Steven and Jill Walters of North Platte are struggling to finance a heart transplant for their seven-year-old daughter MaKenna.
MaKenna was born with a hole in her heart and suffered complications, but maintained good spirits despite everything, Jill Walters said.
“She’s her usual spunky self. It amazes the doctors that she has so much energy,” Walters said. “Looking from the outside, you wouldn’t guess there’s anything wrong.”
In July, MaKenna was hospitalized for a constricted aortic valve, which was “ballooned,” Jill said. MaKenna also had sinus surgery in November.
More serious trouble arrived March 3, when MaKenna passed out at home and was flown to the Omaha Children’s Hospital. Two days later, she underwent open-heart surgery to repair her aortic and tricuspid valves, followed by another surgery March 15 to replace her mitral valve.
“Those are the three main valves within the heart,” Jill Walters said.
A dual-chamber pacemaker was inserted and MaKenna went home.
Several days later, she was re-hospitalized for complications with her gallbladder. After she was sent home again, she soon returned with symptoms of a heart attack.
A heart catheterization found unknown tissue surrounding MaKenna’s heart, restricting it from pumping properly.
Walters said doctors aren’t sure exactly what is wrong with her daughter, but they believe she is suffering from restrictive cardio myopathy and will likely need a heart transplant.
“They have a hard time believing this is something that will ever get better (on its own),” Walters said.
MaKenna was released Monday from the hospital in stable condition but went right back Tuesday with extreme pain in her left arm that spread to her head and abdomen. Doctors say her heart rate and blood pressure are fluctuating rapidly.
Walters said doctors told her that MaKenna’s pain is likely a complication from her heart problems, but they aren’t sure exactly what’s wrong.
“We hadn’t even been gone for 12 hours until we were back in Omaha again,” Jill said.
As for now, the Walters family is waiting on genetic reports to see if MaKenna qualifies for the transplant.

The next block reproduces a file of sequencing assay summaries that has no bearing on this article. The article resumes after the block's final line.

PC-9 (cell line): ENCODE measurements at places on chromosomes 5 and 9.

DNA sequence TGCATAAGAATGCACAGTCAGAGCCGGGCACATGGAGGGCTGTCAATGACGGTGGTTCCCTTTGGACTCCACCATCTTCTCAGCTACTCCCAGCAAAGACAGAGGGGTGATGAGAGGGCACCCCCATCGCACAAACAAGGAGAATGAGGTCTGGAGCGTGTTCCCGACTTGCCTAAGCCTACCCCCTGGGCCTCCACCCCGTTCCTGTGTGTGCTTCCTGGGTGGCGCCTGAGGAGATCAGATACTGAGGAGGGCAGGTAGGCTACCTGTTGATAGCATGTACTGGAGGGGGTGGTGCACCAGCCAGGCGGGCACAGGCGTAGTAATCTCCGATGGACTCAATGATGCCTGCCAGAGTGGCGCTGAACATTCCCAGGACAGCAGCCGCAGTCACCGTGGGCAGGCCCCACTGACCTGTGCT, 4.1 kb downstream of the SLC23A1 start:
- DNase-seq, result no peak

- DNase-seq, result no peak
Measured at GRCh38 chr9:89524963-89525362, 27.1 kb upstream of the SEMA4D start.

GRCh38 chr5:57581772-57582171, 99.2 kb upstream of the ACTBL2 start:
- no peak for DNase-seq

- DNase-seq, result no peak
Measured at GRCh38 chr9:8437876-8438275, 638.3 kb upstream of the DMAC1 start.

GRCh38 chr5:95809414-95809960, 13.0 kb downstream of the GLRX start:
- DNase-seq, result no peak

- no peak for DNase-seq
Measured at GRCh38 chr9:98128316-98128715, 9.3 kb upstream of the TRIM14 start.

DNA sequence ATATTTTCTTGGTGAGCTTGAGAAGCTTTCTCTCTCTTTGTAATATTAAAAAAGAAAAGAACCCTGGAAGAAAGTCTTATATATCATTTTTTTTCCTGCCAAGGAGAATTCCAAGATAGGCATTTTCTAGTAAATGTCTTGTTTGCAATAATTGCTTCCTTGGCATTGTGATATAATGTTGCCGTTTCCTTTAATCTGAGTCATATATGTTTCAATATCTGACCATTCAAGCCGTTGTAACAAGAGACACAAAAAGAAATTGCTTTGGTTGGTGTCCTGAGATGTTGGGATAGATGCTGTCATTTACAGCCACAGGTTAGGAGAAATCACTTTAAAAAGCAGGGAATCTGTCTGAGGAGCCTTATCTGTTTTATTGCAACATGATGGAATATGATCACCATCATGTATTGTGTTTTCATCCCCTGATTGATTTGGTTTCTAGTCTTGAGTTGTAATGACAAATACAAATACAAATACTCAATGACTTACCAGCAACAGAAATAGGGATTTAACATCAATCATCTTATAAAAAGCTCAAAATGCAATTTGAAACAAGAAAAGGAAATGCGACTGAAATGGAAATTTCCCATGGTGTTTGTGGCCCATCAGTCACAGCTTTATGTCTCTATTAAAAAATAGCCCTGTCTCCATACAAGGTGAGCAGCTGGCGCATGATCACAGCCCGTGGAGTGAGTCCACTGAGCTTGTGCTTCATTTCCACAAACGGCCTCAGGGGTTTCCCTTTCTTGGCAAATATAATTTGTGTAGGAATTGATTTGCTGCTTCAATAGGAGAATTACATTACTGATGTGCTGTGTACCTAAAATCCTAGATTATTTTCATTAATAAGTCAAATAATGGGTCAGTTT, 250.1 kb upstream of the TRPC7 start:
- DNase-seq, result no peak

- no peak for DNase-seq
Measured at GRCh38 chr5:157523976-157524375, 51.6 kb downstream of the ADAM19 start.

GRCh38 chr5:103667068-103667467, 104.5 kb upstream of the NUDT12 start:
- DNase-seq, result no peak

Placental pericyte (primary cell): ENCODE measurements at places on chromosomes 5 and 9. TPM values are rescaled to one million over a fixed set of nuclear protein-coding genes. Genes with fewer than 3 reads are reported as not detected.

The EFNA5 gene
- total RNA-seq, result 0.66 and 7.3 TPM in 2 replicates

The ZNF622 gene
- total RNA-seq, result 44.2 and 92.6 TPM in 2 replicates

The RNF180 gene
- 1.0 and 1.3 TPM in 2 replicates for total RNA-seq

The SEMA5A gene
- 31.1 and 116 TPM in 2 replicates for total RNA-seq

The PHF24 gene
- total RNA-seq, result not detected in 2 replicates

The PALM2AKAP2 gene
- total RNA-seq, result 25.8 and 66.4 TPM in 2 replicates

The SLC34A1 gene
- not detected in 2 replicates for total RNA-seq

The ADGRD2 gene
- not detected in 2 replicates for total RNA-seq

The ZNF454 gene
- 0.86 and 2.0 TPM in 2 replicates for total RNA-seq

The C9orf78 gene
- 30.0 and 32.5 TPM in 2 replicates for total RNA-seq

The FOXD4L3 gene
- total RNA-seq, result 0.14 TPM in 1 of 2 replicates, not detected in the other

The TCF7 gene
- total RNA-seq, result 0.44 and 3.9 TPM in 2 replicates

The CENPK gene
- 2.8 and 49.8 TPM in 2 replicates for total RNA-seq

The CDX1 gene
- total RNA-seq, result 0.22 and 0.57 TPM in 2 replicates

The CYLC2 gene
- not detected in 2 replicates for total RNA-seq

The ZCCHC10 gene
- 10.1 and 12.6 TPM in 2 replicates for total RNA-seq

MaKenna also wears hearing aids and suffers stomach ulcers.
“She’s had lots of health issues her whole life -- none of which seem to bother her,” Walters said.
Medical bills continue to rise and the Walters aren’t sure how much they owe, but “it’s been a pricy venture,” Jill Walters said.
Mentzer Oil held a benefit raffle Friday for to help raise funds for the medical bills.
Steven Walters, MaKenna’s father, is the fuel manager for Mentzer Oil.
Mentzer general manager Cindy Halligan said volunteers sold raffle tickets and collected donated merchandise for several weeks from many businesses and individuals.
A total of 51 items were donated to the benefit. Among them were a new Apple iPad and Husker football game tickets. Halligan said many people, both friends and strangers, showed their support.
“People really stepped up.” she said. “We got everything from cases of oil to restaurant gift certificates to loads of dirt -- you mention it. There was just a real variety.”
The exact amount raised hasn’t been calculated yet, but “it was an awesome number,” Jill Walters said.
MaKenna is a first-grader at Hall school. Jill said she sometimes talks to her classmates via webcam on the social networking site Skype.
Jill Walters is a teacher at Cody Elementary. She said Hall and Cody schools each held a special day when students could wear a hat to school if they provided donations.
MaKenna’s grandfather, Richard Hoffman, is a member of the Lincoln County Wildlife/Gun Club.
Two weeks ago, Hoffman helped organize a benefit clay shoot at the clubhouse near Lake Maloney. Hoffman said it was an informal competition. About 30 participants paid a $20 entry fee and received door prizse before the shoot began. Concessions were served, and $1,200 was raised for MaKenna. Hoffman said some gun club members gave extra contributions.
“A few of my friends just dropped a $100 bill in the donations bucket,” Hoffman said. “I was amazed.”
Hoffman said the family was distraught when they heard that MaKenna had to go back to the hospital Tuesday morning.
“Her mom didn’t get any sleep at all that night,” he said.
The Gun Club will host another benefit May 20, starting at 10 a.m.
On March 27, Godfather’s Pizza contributed 15-percent of all profits between 5-8 p.m.
“It was the best-selling three hours they’ve ever had.” Walters said. “They couldn’t keep up with the customers flowing in.”
A benefit account has been set up for MaKenna at Nebraskaland National Bank.
Donations are still pouring in.